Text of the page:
149. The Edible House (T.S. Eliot)


Hello there.

This song is short.  It consists of:

1. A few seconds from a record called Great Ghost Stories from Troll Records.  This particular bit comes from “The Mysterious Shipwreck” narrated by Ralph Bell.  I found it at a thrift store, and I used it at a live show as well.  It’s become very useful.

2. An exercise of a collaboration between me and the poetry of T.S. Eliot (I am using The Centenary Edition).  I would write a line then look up the next within my T.S. Eliot book that I felt fit, write another line myself (or if I was really stuck took a word from another line of his) back and forth, then, for the last of the four lines, I would find a line of Eliot’s that rhymed with the last word of the second line and had to use it completely.  I also had to use the first line I read, I couldn’t look for another one forcing me to fit it into the melody.  (creating an A/B/C/B rhyme scheme – is that right?).

I tried several different samples from this record, though I haven’t been through the whole thing.  This was the one that stood out the most to me at the moment.  I gave myself a time limit: I had to finish (from recording sample to the last apple-S) by the time the battery on my dumb computer dies (which isn’t very long… maybe 45 minutes).  I decided to use an effect on the vocals and purposely widened the vibrato to make it feel more unstable and wiry…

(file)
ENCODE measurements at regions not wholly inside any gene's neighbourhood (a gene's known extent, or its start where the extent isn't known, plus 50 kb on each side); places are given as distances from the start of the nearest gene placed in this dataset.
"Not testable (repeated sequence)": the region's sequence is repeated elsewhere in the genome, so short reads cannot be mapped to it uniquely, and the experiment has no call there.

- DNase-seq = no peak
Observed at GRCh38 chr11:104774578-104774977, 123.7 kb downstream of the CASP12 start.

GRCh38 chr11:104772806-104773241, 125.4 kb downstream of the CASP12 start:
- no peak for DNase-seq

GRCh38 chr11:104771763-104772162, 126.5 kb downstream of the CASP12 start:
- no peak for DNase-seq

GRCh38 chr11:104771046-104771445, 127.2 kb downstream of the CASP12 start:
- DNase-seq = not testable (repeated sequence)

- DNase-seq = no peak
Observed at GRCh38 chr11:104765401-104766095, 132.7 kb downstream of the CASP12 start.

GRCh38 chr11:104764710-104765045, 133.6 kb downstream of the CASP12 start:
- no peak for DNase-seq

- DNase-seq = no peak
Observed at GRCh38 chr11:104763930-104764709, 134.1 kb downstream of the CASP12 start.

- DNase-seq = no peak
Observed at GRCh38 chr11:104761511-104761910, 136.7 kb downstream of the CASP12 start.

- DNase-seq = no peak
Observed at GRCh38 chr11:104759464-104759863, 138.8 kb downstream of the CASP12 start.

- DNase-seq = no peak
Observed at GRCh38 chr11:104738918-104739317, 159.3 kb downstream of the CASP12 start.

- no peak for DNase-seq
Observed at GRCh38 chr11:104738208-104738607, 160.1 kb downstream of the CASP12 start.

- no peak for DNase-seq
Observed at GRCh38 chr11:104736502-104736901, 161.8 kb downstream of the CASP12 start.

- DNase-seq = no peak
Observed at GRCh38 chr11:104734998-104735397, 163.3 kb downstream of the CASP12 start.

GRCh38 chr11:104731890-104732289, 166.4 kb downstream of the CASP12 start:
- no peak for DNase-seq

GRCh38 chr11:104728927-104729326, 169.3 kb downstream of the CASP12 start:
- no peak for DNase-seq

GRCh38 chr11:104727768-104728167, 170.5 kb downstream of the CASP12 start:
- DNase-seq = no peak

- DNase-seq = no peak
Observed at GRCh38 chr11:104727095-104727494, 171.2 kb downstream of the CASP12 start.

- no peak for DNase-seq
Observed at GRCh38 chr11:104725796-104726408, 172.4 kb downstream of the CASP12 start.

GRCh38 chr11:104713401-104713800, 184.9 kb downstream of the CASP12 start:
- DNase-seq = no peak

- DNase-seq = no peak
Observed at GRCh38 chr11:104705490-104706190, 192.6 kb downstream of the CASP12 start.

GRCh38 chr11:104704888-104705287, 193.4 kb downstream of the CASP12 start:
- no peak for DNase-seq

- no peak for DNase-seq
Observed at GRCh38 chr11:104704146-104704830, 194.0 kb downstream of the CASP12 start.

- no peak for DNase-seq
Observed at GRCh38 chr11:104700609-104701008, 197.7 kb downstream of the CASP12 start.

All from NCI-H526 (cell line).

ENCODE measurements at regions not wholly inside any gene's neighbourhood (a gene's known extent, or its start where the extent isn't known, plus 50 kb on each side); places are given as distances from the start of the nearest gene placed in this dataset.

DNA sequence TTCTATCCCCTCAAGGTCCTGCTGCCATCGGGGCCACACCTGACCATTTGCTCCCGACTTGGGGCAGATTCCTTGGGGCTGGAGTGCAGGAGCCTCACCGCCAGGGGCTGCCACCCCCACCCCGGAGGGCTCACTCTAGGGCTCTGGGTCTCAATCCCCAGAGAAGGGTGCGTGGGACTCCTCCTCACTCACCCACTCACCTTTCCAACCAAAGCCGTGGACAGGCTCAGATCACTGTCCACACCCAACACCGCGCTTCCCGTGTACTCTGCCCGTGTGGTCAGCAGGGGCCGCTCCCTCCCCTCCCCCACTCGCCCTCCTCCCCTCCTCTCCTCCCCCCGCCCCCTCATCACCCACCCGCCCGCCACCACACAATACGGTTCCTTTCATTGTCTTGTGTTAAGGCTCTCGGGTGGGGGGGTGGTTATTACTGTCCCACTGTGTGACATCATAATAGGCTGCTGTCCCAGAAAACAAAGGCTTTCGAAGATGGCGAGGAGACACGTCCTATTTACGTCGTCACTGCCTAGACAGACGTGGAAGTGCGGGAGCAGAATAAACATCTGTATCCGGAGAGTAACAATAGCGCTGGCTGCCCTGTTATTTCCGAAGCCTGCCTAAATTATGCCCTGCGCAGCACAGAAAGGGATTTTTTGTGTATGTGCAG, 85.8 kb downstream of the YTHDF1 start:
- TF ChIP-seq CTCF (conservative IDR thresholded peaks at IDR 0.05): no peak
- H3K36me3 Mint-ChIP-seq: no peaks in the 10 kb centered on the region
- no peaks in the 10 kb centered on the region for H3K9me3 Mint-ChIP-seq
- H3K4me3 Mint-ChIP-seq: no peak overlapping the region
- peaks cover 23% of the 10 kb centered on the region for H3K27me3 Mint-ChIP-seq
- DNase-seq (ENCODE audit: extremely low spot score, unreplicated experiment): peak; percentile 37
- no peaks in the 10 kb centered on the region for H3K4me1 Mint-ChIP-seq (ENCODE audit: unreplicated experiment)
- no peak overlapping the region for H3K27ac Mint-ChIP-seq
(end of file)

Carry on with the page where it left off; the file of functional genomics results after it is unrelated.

In an attempt to avoid a fade-out ending I just cut it where I thought it might best serve it… it’s a little ineffective, but good enough for the time limit set.

The Edible House

What’s an edible house?
If you can’t get it back?
Let us go, you and I
When the wind blows water white and black
We have lingered so long
But you knew you are not
Unsend letters of thanks
Gathering fuel in vacant lots
With the twist of the knife
It will find its way home
Reminiscence comes
He shall be washed as white as snow.

One thought on “149. The Edible House (T.S. Eliot)

  1. Interesting method producing mysterious piece that somehow keeps the ship afloat.

    As Joanna Newsom says: ‘This is not my tune, but it’s mine to use’.


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